Let’s start with basic principles. The first state to get a crack at Cliff Lee’s income is the state where he lives. Cliff Lee currently lives in Arkansas. Arkansas has a state income tax, with a top rate of 7%. So long as Cliff Lee resides in Arkansas, he’s going to have to pay state income taxes regardless of whether his baseball team is based in Texas or New York.
Of course, it’s possible for Cliff Lee to move his family to Texas, in which case he won’t have to pay income taxes to Arkansas. But Cliff Lee can do this even if he plays for the Yankees.
If this sounds simple to you, good! Because I’m about to make things a lot more complicated.
Certain states impose income taxes on people who work in that state but live in another state. These taxes are called “nonresident income taxes”. I bet a lot of you are familiar with these taxes. If you live in New Jersey or Connecticut and work in New York, you’re subject to New York’s nonresident income tax scheme. New York’s top income tax rate is 6.85%. So if Cliff Lee works in New York, his income earned in New York is going to be taxed in New York regardless of whether he lives in Arkansas or Texas.
Let’s make this more confusing. Even if Cliff Lee pitches for Texas, he’s going to have to pay New York’s nonresident income tax. Why? Because regardless of the logo on Cliff Lee’s jersey, sometimes Cliff Lee pitches in Yankee Stadium. If Lee performs in New York, he’s subject to the nonresident income tax. It doesn’t matter whether he pitches for the home team or the visitors.
This is the situation for every major league baseball player. When Derek Jeter plays in Anaheim or Oakland, he becomes subject to California’s nonresident income tax. If the All-Star Game is held in Chicago, every all-star becomes subject to Illinois’ nonresident income tax. Most baseball teams are located in states with non-resident income taxes. The only exceptions are the Mariners, Marlins, Rays, Astros and Rangers.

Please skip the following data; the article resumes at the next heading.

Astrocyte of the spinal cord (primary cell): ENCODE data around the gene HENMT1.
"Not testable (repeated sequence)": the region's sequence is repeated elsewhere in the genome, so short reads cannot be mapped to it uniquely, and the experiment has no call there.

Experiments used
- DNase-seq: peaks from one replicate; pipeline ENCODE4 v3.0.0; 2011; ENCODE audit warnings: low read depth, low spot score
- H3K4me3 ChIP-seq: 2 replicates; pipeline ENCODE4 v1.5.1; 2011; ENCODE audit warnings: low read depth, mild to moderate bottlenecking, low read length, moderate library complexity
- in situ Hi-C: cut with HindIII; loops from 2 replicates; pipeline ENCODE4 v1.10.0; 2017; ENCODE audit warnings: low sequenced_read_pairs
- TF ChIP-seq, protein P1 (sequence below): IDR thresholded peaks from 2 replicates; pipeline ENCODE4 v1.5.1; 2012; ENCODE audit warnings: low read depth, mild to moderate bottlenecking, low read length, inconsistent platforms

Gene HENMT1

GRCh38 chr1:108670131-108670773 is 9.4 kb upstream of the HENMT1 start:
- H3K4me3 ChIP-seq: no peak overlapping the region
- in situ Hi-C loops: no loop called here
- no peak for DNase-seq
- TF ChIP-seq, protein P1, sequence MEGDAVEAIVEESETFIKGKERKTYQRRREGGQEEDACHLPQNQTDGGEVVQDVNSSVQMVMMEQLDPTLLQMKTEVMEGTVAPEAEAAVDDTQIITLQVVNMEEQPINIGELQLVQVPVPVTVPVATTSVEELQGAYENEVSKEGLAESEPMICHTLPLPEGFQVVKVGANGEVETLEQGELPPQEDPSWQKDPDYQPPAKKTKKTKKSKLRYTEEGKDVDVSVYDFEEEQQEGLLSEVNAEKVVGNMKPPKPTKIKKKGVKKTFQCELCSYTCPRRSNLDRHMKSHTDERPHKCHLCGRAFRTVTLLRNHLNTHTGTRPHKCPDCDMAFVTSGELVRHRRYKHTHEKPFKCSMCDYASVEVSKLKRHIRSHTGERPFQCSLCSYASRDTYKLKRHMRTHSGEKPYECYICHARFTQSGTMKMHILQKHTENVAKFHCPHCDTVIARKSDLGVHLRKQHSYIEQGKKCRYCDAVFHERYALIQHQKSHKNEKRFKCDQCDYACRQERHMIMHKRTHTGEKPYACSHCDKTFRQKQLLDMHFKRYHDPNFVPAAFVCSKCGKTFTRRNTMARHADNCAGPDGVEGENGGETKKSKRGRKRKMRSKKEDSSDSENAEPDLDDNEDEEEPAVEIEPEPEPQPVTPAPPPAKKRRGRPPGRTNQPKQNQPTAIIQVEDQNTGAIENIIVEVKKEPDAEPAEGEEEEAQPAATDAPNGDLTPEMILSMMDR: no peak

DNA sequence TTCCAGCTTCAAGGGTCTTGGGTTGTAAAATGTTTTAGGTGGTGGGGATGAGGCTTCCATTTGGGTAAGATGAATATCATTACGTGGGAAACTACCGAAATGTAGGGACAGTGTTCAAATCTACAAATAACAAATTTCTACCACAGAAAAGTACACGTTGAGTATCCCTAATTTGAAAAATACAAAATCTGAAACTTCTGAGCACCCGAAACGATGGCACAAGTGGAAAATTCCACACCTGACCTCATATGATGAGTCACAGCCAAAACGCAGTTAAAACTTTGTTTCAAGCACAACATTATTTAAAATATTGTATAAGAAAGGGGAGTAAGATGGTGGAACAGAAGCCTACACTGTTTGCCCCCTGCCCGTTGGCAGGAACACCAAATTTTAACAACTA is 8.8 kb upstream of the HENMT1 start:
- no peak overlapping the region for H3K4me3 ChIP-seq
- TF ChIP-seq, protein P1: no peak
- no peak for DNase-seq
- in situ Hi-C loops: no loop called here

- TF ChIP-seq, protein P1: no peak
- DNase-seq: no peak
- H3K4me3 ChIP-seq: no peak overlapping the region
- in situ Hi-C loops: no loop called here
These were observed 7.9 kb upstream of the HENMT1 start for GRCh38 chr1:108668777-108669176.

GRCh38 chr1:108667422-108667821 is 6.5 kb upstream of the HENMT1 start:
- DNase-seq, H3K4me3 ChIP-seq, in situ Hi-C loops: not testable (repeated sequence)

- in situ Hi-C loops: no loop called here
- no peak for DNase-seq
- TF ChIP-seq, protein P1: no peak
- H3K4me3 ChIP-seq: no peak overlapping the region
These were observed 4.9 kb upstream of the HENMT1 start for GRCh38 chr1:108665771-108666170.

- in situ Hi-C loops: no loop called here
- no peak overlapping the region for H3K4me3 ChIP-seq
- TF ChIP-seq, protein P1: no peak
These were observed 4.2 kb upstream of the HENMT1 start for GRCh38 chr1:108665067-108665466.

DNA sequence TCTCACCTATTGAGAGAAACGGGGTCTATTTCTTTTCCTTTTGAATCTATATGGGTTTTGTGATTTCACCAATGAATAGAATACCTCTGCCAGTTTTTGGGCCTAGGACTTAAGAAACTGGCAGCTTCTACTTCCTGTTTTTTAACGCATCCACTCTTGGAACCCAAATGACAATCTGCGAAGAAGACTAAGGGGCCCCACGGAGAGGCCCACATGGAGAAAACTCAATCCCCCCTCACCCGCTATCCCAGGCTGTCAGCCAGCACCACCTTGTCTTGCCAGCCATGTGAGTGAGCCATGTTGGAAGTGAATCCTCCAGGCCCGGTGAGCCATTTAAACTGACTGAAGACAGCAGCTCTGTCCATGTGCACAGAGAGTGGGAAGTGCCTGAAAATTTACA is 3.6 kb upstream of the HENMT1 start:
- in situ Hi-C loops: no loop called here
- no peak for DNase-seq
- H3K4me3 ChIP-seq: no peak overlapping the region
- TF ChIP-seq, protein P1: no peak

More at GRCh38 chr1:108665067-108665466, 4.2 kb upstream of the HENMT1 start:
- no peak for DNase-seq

You have to pity the poor guy who prepares Derek Jeter’s tax returns (or envy him, since he probably makes a lot of money). Half of Jeter’s Yankees salary is taxed by the State of New York. But Jeter plays 9 games each year in Boston, so Massachusetts gets to tax 1/18 of this income. If Jeter plays three games in Oakland and four in Anaheim, then California gets its share of 7/162 of Jeter’s baseball salary. Of course, these fractions need to be adjusted if Jeter plays in the All-Star game or makes it to the post-season. To make things worse, there are cities such as Cleveland and Philly that impose city income taxes on nonresidents. And when Jeter travels to Toronto … well, let’s leave Canada out of this discussion.
But let’s turn our attention back to Cliff Lee. Regardless of where Lee plays or lives, he’s going to pay state income taxes to a bunch of different states, and he’s going to file state tax returns that will probably take up the better part of a file cabinet. But there are things Lee can do to reduce his overall tax burden. For example, Lee could remain with the Rangers and move his family to Texas. If Lee’s residence and team were both based in Texas, Lee would not face state income tax liability for the 81 games he played each year in Texas. In addition, he would not pay state income tax to any state for the games he played in Tampa Bay and Seattle (which, as you doubtless remember, are both located in states that don’t have an income tax).
But if Cliff and Kirsten Lee remain residents of Arkansas, it may not matter from a state income tax standpoint whether Lee remains a Ranger or joins the Yankees. So long as Lee resides in Arkansas, he’ll owe state income taxes to that state for all of his income, regardless of where he earns it. True, if Lee becomes a Yankee, he’ll play 81 games in New York, and that will increase the amount of nonresident income tax he’ll have to pay to the State of New York. But whatever Lee has to pay to the New York tax collector can be deducted from what Lee has to pay to the authorities in Arkansas. So long as Arkansas has a higher income tax rate than the one in effect in New York, Lee’s overall income tax burden will not be affected by wearing pinstripes.
That is, so long as Lee remains a resident of Arkansas … and does not move to a state with a lower tax rate than the one in effect in New York.
(The amount of money in the Arkansas State Treasury WILL be impacted by Lee’s decision … but that’s a topic for another post on someone else’s blog.)
I’m certain all this is perfectly clear.
Now, about that report that Lee was recently seen buying cowboy boots …